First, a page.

There are other trip-wires in evolutionary discussions, too, that we should be wary of. The Material World moderator, Gareth Mitchell, referred to the surprising lack of resemblance of Ardi to chimps. Even Tim, easily one of the world's leading paleoanthropologists, agreed that Ardi was surprisingly unchimplike. But that was then, and chimps are now. We should be more careful: the question should more properly have been the degree to which Ardi resembled our common ancestor with the chimp, not today's chimp. Did he show the way in which those lines diverged? Were its traits more like what we would expect in a line from ancestor to chimp, as if the more distinctive human traits came along later?

These slips of the evolutionary tongue are easy to make. If one wishes to argue that humans have changed much more than chimps relative to our common ancestor, then that's what should be said. But if we're sloppy, we can rightfully be accused, by creationists for example, of saying we descended from chimps--as suggested by the famous lampoon of Darwin drawn roughly when his Origin was published.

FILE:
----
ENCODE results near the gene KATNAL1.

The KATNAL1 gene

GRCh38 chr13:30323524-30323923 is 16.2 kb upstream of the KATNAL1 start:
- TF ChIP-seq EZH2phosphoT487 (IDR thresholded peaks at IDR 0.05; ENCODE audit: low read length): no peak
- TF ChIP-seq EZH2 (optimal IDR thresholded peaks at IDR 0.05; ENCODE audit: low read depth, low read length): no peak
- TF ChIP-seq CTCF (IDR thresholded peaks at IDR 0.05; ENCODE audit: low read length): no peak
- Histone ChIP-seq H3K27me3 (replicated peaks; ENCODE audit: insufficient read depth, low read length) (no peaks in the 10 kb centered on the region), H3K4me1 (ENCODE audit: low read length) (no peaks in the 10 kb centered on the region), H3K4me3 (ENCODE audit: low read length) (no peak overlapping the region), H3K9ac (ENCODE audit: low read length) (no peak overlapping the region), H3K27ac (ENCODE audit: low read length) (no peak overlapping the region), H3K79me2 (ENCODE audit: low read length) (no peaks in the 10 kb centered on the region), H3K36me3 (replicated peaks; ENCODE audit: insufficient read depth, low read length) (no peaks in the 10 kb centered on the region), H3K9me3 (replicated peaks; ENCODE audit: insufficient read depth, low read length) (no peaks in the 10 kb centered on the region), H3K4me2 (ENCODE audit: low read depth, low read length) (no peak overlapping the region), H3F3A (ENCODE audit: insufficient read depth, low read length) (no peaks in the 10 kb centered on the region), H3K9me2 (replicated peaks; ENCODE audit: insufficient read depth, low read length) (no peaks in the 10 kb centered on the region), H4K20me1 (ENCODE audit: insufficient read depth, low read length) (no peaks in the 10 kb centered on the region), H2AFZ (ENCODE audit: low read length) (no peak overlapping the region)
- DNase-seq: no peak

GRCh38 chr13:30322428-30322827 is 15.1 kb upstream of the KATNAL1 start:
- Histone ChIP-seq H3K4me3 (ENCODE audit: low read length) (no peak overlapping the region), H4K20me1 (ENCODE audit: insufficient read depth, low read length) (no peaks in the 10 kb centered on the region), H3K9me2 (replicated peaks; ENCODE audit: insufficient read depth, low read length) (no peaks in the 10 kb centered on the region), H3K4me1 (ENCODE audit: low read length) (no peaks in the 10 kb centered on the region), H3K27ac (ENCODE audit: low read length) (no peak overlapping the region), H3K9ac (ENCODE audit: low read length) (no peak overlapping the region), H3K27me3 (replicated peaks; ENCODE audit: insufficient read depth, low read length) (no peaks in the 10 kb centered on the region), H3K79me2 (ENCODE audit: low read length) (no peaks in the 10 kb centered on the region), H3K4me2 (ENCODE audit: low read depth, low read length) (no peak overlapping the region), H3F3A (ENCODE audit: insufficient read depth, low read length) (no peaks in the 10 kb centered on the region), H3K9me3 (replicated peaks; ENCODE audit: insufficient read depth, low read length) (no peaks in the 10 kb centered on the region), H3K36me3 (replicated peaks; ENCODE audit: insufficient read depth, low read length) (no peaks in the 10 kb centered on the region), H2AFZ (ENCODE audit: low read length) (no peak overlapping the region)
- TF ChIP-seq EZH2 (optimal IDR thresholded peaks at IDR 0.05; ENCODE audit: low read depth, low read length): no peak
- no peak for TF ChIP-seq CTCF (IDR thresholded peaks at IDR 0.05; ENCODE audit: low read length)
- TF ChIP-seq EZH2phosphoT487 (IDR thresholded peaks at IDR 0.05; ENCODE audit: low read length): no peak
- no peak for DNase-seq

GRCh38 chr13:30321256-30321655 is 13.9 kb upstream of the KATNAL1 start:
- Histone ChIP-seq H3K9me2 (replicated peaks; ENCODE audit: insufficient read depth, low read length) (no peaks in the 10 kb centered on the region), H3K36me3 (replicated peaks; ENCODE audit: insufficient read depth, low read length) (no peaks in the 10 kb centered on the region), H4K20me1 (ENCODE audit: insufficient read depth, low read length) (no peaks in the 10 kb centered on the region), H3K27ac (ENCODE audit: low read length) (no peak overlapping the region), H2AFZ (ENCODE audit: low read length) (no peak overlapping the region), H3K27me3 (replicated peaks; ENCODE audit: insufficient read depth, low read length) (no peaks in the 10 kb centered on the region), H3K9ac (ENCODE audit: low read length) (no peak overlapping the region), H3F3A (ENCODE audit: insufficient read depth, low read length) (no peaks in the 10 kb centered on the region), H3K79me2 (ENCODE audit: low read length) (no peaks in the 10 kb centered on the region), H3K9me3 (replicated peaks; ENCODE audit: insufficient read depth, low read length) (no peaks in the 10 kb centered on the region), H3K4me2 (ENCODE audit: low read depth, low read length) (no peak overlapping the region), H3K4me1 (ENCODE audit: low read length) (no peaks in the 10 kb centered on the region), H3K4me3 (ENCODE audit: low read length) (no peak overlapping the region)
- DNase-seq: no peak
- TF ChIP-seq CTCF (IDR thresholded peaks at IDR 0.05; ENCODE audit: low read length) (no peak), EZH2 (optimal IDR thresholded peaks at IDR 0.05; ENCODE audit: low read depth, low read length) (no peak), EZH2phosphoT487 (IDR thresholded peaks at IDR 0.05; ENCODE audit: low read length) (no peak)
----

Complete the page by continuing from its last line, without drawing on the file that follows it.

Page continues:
While we note here the other issues that arose, overall this story about these specimens was excellent, including its correctly noting that the lemur fossil was improperly and prematurely hyped, yet is still an excellent addition to our knowledge. Tim and Yohannes described the arduous nature of the finds and the value of the other, less glamorous plant and animal finds--and the patience it takes to assemble a synthesis of such delicate, piece-meal, fortuitous data, something that Holly also described in her post.

The program is worth listening to as a quick, well-done thumbnail sketch of new finds. We only note here the other issues that arose.


Jennifer said...

When is someone going to get some DNA from one of these ancient fossils and trace actual humans to it to find the familial link? And thus PROVE evolution

Ken Weiss said...